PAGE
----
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Issue #27 Release Date: 9/28/11 Vol.#10
The Pull List
(Click title to go directly to the review)
Advance Review: ANIMAL MAN #2
Advance Review: SUPERIOR #5

Advance Review: In stores today!


Writer: Jeff Lemire
Artist: Travel Foreman
Publisher: DC Comics
Reviewer: Johnny Destructo

Ok, ok. So ANIMAL MAN #1 got a ton of buzz and was pretty awesome. But was it a fluke? Just a good start that fizzles in the second issue? Oh, HELLS no. ANIMAL MAN is a bonafide, bone-chilling triumph. This is quickly leaping to the top of my monthly stack, especially as I prepare for my favorite holiday. Scary movies, ghost stories, I love all things horror, but haven't had the best of luck finding a horror-themed comic that actually creeps me out. Thank you, Jeff Lemire, for hookin' a brother up. This is a perfect story for Halloween and my only complaint is that it doesn't come out weekly.

From the cover alone, which features gnarled animal bits mixed with tumors, you know what you're in for--and it delivers. Bleeding eyes, chicken-handed fellas, gross hippo-bits: in other words, this isn't a series to hand to your children. Our man Bernhard Baker, as we all know, has access to what he calls The Life Web, or the Morphogenetic Field, which I imagine is much like The Flash's Speed Force. Buddy can tap into this web and access any animal's abilities while still maintaining his human form. It's slightly cooler than it sounds. Can't sleep? Tap into a kitten's ability to nap. Wanna sneak in without waking up your family? Tap into the weightlessness of an insect. Lemire comes up with some interestingly applicable uses for this power, not just punching someone with elephant strength or flying like a bird. It's these little touches that add a layer of awesome to this tale.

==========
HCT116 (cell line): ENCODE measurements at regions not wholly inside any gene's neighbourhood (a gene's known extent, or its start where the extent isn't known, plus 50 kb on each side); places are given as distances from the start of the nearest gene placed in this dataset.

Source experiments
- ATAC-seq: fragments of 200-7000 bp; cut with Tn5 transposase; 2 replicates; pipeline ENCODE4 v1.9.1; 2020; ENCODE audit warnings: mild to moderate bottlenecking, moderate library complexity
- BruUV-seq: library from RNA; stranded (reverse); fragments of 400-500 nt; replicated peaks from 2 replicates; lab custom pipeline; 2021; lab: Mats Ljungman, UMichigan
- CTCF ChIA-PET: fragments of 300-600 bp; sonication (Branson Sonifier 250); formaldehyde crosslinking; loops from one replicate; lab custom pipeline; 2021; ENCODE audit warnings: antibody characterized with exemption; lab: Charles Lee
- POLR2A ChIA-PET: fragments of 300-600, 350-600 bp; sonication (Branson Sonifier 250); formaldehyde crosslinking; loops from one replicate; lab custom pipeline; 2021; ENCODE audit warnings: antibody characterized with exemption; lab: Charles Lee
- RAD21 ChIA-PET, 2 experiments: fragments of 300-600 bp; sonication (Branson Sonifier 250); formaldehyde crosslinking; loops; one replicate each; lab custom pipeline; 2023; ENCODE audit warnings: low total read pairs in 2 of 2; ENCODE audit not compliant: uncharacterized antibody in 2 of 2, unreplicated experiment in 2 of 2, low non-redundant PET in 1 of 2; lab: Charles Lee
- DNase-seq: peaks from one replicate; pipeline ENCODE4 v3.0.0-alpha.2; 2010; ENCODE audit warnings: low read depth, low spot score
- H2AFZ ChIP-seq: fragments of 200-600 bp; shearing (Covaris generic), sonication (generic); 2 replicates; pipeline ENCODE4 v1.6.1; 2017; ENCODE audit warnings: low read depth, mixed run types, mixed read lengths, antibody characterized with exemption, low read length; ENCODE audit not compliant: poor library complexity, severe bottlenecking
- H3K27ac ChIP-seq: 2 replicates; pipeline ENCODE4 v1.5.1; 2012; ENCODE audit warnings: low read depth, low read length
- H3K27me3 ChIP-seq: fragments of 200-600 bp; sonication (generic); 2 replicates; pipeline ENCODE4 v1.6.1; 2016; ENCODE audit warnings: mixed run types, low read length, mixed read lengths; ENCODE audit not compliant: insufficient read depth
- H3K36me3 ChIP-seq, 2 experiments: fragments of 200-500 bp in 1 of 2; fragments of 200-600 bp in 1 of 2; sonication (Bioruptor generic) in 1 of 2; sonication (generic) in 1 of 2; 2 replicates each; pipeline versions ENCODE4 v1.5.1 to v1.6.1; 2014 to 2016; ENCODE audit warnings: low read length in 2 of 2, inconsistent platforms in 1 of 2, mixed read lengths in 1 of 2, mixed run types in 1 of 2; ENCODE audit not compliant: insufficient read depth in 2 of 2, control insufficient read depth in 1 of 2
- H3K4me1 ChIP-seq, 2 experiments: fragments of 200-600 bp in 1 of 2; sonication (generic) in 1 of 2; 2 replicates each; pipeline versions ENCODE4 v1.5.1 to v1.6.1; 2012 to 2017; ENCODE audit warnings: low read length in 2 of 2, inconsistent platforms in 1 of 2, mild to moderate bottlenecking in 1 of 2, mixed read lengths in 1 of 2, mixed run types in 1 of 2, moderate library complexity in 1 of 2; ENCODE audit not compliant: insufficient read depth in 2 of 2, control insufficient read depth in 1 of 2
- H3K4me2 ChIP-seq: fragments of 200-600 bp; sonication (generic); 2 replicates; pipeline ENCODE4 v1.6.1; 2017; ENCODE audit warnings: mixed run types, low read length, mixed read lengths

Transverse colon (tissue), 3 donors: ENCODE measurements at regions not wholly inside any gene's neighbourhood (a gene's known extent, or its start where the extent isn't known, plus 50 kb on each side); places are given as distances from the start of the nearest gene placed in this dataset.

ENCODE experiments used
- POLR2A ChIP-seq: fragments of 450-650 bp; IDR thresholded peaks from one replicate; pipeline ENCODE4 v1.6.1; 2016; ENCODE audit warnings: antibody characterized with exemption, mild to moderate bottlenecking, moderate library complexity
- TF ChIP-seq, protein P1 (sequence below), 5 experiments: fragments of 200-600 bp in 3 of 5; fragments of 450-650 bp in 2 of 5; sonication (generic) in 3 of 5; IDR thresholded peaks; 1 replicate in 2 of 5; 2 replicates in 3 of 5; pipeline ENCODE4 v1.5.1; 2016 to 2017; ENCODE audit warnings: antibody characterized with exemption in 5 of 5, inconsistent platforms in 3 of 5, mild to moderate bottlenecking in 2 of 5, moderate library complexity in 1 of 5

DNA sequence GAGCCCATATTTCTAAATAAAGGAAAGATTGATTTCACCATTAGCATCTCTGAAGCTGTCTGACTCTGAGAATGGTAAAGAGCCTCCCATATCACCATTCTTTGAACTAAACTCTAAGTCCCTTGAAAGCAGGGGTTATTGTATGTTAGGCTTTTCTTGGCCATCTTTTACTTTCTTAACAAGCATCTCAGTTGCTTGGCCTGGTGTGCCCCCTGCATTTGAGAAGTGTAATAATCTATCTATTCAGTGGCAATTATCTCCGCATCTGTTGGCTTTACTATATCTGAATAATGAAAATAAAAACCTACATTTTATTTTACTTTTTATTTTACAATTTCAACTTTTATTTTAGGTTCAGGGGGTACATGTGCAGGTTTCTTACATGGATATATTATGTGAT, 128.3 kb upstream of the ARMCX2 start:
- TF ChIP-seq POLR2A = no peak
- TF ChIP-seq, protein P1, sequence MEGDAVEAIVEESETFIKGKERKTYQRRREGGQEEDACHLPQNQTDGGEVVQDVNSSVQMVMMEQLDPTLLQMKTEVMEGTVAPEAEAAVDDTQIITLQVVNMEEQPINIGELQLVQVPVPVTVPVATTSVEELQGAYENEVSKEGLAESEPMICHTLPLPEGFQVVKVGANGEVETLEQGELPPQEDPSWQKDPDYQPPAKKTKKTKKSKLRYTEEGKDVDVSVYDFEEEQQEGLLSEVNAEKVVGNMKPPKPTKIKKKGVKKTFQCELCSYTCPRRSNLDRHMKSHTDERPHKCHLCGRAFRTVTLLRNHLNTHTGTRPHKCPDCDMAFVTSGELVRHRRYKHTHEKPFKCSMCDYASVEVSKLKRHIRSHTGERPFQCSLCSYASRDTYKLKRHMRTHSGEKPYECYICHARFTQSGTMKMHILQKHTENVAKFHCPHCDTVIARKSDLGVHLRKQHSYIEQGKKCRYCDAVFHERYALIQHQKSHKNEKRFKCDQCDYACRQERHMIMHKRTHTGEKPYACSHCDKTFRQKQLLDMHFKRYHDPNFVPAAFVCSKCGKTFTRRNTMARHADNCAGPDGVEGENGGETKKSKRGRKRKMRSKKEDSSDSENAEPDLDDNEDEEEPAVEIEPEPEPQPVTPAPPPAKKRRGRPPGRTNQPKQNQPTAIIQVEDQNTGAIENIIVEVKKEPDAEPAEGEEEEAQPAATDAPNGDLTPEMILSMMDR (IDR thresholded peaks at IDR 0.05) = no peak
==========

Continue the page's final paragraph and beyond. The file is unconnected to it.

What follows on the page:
I don't want to give away too much of the issue's content, as that would negate some of the suspense, but DAMN Buddy's kid is creepsville! More aware than she lets on and more powerful than she should be--more powerful than even Buddy himself? She not only talks to, but resurrects, dead animals--and then tries to FEED their corpses! This could lead to some very interesting stuff. Though I do love her lil' Animal-Gal costume on the cover. Adorable!

One thing I would like to see adjusted, though, would be maybe adding an inker to the works. Travel Foreman does a fine job with his pencils, but would benefit from some ink. Scanning in the pencils and upping the contrast in Photoshop does NOT an inker make. Other than that, though, the book has a gross and creepy style that suits the themes of the story.

If you missed ANIMAL MAN #1, go grab it and then pick up this issue as well, before you miss out!

JD can be found hosting the PopTards Podcast, drawing a weekly webcomic, discussing movies, comics and other flimflam over at, graphically designing/illustrating for a living, and Booking his Face off over here. Follow his twitter @poptardsgo. His talkback name is PopTard_JD.


Writer: John Heffernan
Artist: Leonardo Manco
Publisher: Radical Comics
Reviewer: Lyzard

I heard about DRIVER FOR THE DEAD when it first came out in single issues. It sounded like “The Transporter” meets “Supernatural”. Coincidentally, John Heffernan does cite “The Transporter” as one of his inspirations during the interview featured at the end of this compilation. With that combination, I assumed the comic would be an action-filled romp filled with dark comedy.

I’m not going to say that DRIVER FOR THE DEAD was bad; there are some strong elements to the book. It merely didn’t live up to my expectations. Of course, after finishing the comic book, I realized where I had gotten my assumptions from. That damn DYLAN DOG trailer didn’t help much. So I’m going to judge DRIVER FOR THE DEAD on its own merits and mistakes, not the ones I assumed it would have. However, that doesn’t help its case.

Alabaster Graves is the title character, who drives a hearse filled with various types of the dead: corpses, zombies, vampires, etc. One day, he is hired to pick up the local legend Mose Freeman. But on this day, Graves has to bring along Mr. Freeman’s great-granddaughter. On any other day, this wouldn’t be a problem. But something is creeping along the bayou, waiting for Grave’s cargo.